As for the phrasing, that’s pretty much what I mean. I knew you meant that as well, but a lot of people not familiar with that way of reasoning might get the wrong idea. xNTJs are mostly against conventional acting for the sake of it, but reasonably so, xNTPs tend to be more unreasonable, but learn not to act on that impulse.
Uh, I know a lot of unhealthy ones. One has gotten too much romantic attention while being abused at home and has grown to look down on others and judge them, pretty much projecting her own insecurities around. But I suppose that’s not type-exclusive, most people in that situation do that. She was the shiest person I knew growing up, but now she’s more babbly than me and extremely shallow. Which is basically a mask to cover up that she’s thinking very deeply, because she doesn’t want to expose her emotions. I wonder if she’s aware of that. It wouldn’t surprise me for an INTJ to do it on purpose, and the switch from the person she was was very rapid in the period we grew apart. Next time I saw her she was entirely different.
The other one was growing up with a lot of bullying and learned to deal with it by trying to grow better, which might be pretty healthy, but he did it so much that at this point every failure is like every insecurity coming back. I suppose he buried his feelings by thinking he’s better than his bullies, so if they’re more successful in any way even now, years later, he feels as if they were justified in bullying him. Also, he developed some sort of self-sustaining logic system that supports that line of thinking, but gets in the way of his rational thinking way too often. It’s basically a lot of repressed anger and all the defense mechanisms sustaining it are clouding his judgement.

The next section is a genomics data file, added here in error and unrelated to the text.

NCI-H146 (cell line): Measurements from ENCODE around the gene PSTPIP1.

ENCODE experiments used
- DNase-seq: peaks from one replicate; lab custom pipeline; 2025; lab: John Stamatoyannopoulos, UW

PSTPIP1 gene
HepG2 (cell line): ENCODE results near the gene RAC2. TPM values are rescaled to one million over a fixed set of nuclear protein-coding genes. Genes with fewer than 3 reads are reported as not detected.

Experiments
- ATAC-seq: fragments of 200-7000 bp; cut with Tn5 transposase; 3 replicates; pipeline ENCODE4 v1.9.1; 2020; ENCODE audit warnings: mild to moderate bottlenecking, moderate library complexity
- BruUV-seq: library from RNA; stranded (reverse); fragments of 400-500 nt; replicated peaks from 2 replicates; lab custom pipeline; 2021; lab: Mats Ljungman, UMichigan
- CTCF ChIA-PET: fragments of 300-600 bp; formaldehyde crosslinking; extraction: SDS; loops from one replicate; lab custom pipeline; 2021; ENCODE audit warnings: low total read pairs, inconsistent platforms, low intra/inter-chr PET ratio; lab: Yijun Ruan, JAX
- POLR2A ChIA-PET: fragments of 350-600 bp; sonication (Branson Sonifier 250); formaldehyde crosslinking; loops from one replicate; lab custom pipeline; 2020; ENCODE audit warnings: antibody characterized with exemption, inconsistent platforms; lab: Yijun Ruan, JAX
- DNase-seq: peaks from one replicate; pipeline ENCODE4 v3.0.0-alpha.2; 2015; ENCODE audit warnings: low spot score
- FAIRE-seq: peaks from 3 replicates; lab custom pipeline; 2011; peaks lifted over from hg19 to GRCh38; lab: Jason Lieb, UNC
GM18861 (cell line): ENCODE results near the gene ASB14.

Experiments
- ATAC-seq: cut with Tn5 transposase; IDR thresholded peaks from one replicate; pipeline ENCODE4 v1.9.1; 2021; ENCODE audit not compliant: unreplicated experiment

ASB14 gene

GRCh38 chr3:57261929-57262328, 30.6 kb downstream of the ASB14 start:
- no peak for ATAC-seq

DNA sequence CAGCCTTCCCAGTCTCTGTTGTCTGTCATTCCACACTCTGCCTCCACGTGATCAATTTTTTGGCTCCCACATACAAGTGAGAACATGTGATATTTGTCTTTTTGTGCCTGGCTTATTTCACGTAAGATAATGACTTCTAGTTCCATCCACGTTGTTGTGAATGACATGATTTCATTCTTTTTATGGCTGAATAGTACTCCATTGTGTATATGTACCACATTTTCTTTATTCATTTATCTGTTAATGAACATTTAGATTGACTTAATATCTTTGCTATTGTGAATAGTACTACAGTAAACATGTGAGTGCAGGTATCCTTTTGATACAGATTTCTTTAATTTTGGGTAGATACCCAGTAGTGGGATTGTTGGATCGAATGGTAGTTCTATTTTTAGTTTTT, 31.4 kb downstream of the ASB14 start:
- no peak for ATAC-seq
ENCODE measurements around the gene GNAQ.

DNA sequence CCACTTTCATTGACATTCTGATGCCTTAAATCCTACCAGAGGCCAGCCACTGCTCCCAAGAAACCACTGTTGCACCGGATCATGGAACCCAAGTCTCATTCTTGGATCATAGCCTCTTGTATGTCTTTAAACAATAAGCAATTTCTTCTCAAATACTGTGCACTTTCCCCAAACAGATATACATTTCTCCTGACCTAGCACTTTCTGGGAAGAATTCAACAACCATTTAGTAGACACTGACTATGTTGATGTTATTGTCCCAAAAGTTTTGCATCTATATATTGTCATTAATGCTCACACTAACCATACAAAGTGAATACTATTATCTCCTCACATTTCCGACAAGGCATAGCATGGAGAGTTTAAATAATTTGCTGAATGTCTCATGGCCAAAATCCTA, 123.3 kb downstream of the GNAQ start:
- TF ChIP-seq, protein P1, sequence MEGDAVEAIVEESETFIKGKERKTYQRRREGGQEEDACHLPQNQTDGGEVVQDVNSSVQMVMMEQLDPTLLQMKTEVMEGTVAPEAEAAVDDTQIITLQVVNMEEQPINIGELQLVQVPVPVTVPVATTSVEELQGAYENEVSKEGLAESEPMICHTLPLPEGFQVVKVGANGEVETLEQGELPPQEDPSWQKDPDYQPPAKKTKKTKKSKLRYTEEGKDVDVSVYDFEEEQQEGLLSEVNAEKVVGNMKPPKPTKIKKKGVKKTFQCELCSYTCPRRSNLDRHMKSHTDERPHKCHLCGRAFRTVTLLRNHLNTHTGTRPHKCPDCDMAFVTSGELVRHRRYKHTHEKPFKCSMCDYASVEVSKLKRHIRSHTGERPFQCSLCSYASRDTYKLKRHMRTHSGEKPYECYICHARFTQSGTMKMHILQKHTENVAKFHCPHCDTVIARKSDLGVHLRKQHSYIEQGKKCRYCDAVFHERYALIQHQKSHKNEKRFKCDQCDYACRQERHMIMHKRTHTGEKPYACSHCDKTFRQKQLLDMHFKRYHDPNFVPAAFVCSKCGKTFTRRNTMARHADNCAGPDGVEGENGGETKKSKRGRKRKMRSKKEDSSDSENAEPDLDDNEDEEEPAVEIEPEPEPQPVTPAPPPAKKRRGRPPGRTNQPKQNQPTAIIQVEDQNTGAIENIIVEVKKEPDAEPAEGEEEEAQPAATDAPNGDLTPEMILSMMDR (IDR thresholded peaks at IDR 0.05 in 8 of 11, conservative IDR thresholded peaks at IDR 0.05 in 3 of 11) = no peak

I also know one who lived in USA and is now awkward when he speaks our native language. I don’t know him very well, but I think it’s about expressing emotions. It’s proven that you bond way easier and feel a lot closer to people speaking your native language, so it’s probably some sort of a barrier.
Another one has diagnosed depression, although he’s otherwise in every way functional, productive, even cheerful and it’s very difficult to get to the bottom of it because he’s always in a good mood when in company. I don’t know how’s that a thing for an introvert. He games a lot when he’s alone, but he also works towards his dreams and is trying not to be a burden on his family (working in summer, part-times, things like that), although they’re not poor. And he isn’t the being-funny-is-a-barrier type of guy, either. If he hadn’t told me, I would never have guessed.
Speaking of which, an interesting article: http://www.cracked.com/quick-fixes/robin-williams-why-funny-people-kill-themselves/
Might spark an idea for a blog or something, if you haven’t written something like that already. Or for an actual story. I just love that article, so I thought I’d share it. Maybe it’s a bit random and off-topic, but yeah.
Suzannah Rowntree says
Awesome post! I’m an INFP myself but both my Dad and one of my brothers are INTJs. As a result I think I tend to use them a fair bit, both as heroes and villains, including as the protagonist of a recent novella.
So I can tell you this post is absolutely correct. Hug an INTJ today, people!
So many INs in your family, Suzzanah. That must make for some interesting dinner conversation or maybe the complete lack of it 🙂
Russell Conner says
I think the fundamental issue is that what they are really trying to write is an ISTJ.
But, to give the “villain” a mechanism to be able to know things that are unknowable and be one step ahead of the good guys for dramatic tension, they try to harness the intuitive “N” in their “S” character.